On Saturday, Turkish President Recep Tayyip Erdogan threatened Greece it would pay a “heavy price” if it continued to “harass” Turkish planes over the Aegean.
He was referring to Ankara’s claim that Greek S-300 surface-to-air missiles stationed on Crete locked on a Turkish aircraft west of Rhodes last Sunday, which he referred to as a “hostile act.”
Athens has vehemently denied Turkey’s allegation, with Greek military sources assuring that the S-300s did not lock on to Turkish F-16 fighter jets.
“Hey Greece, take a look at history…If you go further, you will pay a heavy price,” Erdogan told a rally in the Black Sea region on Saturday.
Erdogan claims Greece is “occupying” Aegean islands
Turkey also claims Greece is stationing troops on islands in the Aegean Sea in violation of peace treaties signed after World War I and World War II.
On Saturday, an infuriated Erdogan accused Greece of “occupying” the islands.
“We have only one word to tell Greece: Do not forget Izmir (Smyrna in Greek),” Erdogan said, referring to the end of the Greek occupation after Turkish forces entered the city on the Aegean coast in 1922.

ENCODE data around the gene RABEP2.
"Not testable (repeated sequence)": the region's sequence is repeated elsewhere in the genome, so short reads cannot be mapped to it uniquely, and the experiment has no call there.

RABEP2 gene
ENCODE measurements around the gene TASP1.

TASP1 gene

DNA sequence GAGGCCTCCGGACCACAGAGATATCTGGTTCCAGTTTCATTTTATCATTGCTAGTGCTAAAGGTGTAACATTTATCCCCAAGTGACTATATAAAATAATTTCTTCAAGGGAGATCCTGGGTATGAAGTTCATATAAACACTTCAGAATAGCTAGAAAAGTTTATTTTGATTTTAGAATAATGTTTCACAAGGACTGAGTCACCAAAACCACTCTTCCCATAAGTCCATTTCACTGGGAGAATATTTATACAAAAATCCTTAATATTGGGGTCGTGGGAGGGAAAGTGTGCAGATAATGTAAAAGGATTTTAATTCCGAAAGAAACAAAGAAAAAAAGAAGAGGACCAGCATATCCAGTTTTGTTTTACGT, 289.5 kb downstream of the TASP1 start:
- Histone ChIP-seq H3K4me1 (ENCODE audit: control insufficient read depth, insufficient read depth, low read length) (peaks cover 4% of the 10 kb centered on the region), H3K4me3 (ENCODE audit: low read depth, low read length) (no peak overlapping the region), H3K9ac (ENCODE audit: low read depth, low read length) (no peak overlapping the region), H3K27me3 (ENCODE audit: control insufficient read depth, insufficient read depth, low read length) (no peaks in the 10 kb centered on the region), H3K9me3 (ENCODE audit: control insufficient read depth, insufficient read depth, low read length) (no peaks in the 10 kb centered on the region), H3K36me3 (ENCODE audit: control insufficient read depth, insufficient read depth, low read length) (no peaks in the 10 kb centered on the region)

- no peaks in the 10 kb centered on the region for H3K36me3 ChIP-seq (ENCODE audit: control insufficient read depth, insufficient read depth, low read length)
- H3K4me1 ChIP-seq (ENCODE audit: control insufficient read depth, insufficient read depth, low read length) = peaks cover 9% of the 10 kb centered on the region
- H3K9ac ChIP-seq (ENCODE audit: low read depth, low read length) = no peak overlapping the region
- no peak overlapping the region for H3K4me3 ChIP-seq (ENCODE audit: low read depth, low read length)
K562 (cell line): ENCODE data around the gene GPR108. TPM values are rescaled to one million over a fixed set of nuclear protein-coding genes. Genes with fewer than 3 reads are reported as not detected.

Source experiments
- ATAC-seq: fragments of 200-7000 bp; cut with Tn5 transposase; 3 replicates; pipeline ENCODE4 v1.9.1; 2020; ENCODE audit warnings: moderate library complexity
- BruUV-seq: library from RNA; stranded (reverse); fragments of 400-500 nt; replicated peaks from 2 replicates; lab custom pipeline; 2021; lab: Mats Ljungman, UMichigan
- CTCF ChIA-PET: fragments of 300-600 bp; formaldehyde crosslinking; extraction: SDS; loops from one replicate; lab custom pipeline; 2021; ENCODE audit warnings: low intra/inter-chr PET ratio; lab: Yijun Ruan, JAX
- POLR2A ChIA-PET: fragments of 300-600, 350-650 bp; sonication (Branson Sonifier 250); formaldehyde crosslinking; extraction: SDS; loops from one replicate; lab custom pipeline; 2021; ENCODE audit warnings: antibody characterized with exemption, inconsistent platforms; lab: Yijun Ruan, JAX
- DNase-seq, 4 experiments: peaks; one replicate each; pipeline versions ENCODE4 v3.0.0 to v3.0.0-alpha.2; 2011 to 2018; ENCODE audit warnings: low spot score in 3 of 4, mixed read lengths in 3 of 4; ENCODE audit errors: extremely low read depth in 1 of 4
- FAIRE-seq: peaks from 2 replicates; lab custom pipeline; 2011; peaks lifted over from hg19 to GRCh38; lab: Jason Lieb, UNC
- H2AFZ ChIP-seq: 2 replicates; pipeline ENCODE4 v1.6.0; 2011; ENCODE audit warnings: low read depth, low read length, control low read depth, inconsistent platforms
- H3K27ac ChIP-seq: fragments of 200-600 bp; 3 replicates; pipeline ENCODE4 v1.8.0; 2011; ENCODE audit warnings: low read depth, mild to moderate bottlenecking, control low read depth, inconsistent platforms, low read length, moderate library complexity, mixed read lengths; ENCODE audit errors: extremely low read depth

“Your occupation of the islands does not bind us,” Erdogan said.
“When the time comes, we will do what’s necessary [, and as] we say, we may come suddenly one night,” he added, using his often-repeated words when he talked about launching an operation into neighboring Syria.
#Turkey's irridentist ambitions under current regime shifted to a high gear today with President #Erdogan publicly accusing #Gerece of occupying Greek islands, threatening to launch military action and inflicting heavy cost.
He called Turkey's NATO allies US/Greece as enemies. pic.twitter.com/rpg1WPltkg
— Abdullah Bozkurt (@abdbozkurt) September 3, 2022
Erdogan ups threatening rhetoric against Greece
Erdogan has been constantly threatening Greece with force. On Friday, he said that Greece is not important for NATO.
Earlier in the week, he warned that Greece is making the same mistake as in 1922.
Speaking at the Victory Day concert marking the defeat of the Greek Army in 1922 that led to the Asia Minor disaster, Erdogan said that “unfortunately, we see that the Greek politicians, who dragged their own people and country to disaster a century ago, are still insisting on the same mistake today.”
“As we always say, Greece is not our equal or interlocutor in any political, economic or military way,” Erdogan added. “We know the true intention of those, who try to waste our country’s time and energy by using Greece today, as was the case a century ago.”
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